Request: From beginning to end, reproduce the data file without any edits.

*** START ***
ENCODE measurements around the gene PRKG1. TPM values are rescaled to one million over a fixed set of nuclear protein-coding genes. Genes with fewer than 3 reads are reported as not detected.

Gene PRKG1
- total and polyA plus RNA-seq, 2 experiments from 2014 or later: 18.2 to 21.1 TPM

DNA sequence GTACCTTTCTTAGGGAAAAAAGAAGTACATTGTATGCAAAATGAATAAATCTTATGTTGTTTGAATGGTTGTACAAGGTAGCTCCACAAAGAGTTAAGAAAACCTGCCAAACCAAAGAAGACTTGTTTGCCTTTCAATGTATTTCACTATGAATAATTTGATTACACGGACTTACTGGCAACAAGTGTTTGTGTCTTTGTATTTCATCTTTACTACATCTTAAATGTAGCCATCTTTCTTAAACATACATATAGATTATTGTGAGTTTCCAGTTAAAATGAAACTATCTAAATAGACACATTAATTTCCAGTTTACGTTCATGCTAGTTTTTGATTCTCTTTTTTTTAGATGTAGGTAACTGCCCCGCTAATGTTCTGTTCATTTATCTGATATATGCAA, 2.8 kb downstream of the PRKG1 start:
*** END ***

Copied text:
ENCODE measurements around the gene PRKG1. TPM values are rescaled to one million over a fixed set of nuclear protein-coding genes. Genes with fewer than 3 reads are reported as not detected.

Gene PRKG1
- total and polyA plus RNA-seq, 2 experiments from 2014 or later: 18.2 to 21.1 TPM

DNA sequence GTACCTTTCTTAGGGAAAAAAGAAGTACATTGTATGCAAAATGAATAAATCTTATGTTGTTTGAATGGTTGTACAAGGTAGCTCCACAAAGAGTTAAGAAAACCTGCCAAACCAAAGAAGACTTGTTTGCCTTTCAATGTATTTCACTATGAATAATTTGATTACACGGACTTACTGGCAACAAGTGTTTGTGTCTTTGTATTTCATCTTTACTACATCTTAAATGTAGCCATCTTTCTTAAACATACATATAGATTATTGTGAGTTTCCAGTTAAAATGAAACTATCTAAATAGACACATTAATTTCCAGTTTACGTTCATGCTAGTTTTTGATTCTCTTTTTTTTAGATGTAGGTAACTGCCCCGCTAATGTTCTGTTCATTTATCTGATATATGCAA, 2.8 kb downstream of the PRKG1 start: